May 30

Building a Better Working Environment Using Your CMMS

In an ideal world, your technicians are one step ahead of you.  You phone them with an emergency work order, and they have anticipated your call, finishing up their current assignment right on schedule.  They work right up to the minute they’re scheduled to clock out, with all jobs completed and no overtime necessary.  They’re punctual, reliable and accountable, always ready to take the ball and run with it.  And they understand the mission of the company, and are willing to do what it takes to complete it.

If you have employees such as this—even one—congratulate yourself.  Such an employee is a hard find these days.  The recent economic woes have forced many companies to manage with fewer employees, leading to a definite decrease in morale.  Some companies took it upon themselves to lay off the employees with the highest salaries—usually, the most experienced and dependable technicians—leaving behind an inadequate workforce.  As a result, maintenance managers find themselves trying to stay on schedule with a skeleton crew, causing more frustration and even lower morale.  The question then remains; how do you create a stellar crew from the hand that you’ve been dealt?

Many successes in this area have started with a quality Computerized Maintenance Management System (CMMS).   Most experienced maintenance providers have relied on CMMS for preventive maintenance scheduling, automated work orders, and other features necessary to better manage assets.  But how does a system build a better workforce?  By recognizing that the employee is one of the businesses greatest assets, and maintaining them in a manner that makes them, like other assets, more efficient and reliable.

Some of the ways a good CMMS does this is:

  1. Human Resources Suite:  To better manage equipment, you need to know details about that equipment.  And the same goes in the management of employees.  Contact information, detailed work performance, training history, and integrated time keeping are just some of the features necessary to solve employee issues quickly, so that they can do their job.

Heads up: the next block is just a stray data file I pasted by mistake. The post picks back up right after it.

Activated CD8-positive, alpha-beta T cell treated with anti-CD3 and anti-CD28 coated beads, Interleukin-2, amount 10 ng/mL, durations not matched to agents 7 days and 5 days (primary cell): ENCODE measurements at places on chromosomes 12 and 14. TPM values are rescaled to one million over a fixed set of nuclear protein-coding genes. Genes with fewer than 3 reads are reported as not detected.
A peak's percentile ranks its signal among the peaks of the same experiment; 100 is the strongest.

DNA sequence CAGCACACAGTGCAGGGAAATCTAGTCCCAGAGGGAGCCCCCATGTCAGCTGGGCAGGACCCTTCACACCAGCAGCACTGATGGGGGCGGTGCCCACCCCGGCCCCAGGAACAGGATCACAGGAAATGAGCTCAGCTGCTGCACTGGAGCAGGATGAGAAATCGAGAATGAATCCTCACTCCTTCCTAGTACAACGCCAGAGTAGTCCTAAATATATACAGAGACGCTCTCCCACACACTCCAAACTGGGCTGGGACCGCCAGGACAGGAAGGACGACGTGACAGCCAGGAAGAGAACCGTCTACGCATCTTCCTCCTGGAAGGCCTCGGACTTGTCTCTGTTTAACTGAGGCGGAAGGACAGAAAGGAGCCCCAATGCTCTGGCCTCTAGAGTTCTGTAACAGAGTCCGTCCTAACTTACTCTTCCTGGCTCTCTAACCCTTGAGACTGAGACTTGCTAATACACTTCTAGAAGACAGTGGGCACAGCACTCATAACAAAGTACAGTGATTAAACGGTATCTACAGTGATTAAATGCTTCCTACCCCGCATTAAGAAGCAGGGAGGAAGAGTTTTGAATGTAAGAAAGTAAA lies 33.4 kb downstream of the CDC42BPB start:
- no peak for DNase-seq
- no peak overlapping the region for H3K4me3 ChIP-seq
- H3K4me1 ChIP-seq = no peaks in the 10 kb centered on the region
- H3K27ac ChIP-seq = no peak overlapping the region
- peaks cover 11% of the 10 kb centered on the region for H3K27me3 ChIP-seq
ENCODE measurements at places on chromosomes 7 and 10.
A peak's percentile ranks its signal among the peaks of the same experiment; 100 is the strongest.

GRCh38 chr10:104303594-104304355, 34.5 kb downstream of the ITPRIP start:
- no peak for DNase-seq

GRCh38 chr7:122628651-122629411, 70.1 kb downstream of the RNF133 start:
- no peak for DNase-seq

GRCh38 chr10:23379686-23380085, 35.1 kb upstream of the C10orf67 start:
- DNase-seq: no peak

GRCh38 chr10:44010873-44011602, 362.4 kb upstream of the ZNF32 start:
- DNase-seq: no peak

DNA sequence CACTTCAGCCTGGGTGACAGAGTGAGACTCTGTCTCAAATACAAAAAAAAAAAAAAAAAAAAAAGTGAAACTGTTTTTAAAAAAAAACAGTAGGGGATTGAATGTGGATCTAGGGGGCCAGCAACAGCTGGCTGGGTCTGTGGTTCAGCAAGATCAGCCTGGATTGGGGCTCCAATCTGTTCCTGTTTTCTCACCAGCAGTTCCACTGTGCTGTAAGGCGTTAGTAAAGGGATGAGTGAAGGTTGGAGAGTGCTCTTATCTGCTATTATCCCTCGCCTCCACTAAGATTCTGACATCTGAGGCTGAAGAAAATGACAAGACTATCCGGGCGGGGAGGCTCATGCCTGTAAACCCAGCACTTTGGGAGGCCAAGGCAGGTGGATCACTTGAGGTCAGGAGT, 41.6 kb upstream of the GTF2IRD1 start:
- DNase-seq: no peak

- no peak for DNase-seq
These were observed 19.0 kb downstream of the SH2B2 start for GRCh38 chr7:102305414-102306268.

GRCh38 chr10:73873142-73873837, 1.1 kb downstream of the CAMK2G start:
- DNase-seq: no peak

2. Performance Evaluation:  Providing employees with feedback on their job performance is imperative in producing better employees.  An employee who understands the goals of the company—and how their job helps to attain those goals—will take more initiative and complete their tasks quickly and completely.  And studies have found that good performance from one employee is contagious, leading quickly to a positive work environment.
  3. Advanced Time Keeping Methods:  How would you like your employees to start their day?  Working on their first assignment, or driving to the main office to punch in?  Many of the more advanced systems allow your workers to clock in through a mobile device or online, so that they spend more time on the assignment.  In addition, time keeping information inputted electronically leads to more efficiency within your administrative team.
  4. Mobile Technology:  Through the use of a web-based system, your employees have everything they need to complete their job in a timely and thorough manner—literally in their hands.  Even if there is no Internet access, the information needed for their assignment can be found quickly on their SmartPhone or Tablet, leading to a better job, performed by a better employee.

These are just some of the ways a quality CMMS can transform your workforce.  Talk to your system vendor about the new features that can make average employees excellent.

May 28

Why Choose a CMMS?

Comparing the hundred plus offerings of Computerized Maintenance Management System (CMMS) products, finding the system that’s right for you and your business can be challenging.